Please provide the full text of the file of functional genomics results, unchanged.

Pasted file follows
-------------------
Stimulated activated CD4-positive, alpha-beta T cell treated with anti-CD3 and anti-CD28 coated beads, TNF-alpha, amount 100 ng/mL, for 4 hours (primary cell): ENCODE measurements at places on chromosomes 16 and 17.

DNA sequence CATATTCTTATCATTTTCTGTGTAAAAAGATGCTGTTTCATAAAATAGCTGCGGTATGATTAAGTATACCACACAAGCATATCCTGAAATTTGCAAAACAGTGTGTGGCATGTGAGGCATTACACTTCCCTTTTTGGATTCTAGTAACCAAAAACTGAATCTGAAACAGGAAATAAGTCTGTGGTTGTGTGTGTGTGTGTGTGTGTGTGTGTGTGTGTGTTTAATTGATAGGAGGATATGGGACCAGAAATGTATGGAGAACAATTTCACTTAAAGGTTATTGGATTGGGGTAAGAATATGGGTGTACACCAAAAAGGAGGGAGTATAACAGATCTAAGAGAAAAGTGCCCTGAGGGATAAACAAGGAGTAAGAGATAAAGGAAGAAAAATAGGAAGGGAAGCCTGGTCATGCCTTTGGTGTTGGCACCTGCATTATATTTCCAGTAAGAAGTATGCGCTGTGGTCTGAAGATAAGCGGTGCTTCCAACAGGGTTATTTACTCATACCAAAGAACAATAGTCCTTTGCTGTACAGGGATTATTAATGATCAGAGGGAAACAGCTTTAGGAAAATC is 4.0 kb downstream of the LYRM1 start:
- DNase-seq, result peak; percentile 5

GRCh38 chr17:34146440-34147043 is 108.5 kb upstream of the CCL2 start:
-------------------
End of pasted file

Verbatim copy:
Stimulated activated CD4-positive, alpha-beta T cell treated with anti-CD3 and anti-CD28 coated beads, TNF-alpha, amount 100 ng/mL, for 4 hours (primary cell): ENCODE measurements at places on chromosomes 16 and 17.

DNA sequence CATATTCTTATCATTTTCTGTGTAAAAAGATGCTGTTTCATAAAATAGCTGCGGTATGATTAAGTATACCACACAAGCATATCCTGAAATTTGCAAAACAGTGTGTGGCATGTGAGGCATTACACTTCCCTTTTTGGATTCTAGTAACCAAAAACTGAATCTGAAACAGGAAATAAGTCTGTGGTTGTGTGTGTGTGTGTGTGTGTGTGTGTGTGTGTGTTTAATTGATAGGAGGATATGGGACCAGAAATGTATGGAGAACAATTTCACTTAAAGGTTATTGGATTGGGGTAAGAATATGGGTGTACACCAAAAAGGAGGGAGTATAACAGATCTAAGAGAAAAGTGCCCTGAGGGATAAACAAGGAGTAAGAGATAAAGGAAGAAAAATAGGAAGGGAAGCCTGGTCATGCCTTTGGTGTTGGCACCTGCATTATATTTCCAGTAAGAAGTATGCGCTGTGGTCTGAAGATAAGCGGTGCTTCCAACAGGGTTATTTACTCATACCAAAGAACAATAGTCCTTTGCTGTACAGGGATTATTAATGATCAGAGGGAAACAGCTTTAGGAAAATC is 4.0 kb downstream of the LYRM1 start:
- DNase-seq, result peak; percentile 5

GRCh38 chr17:34146440-34147043 is 108.5 kb upstream of the CCL2 start: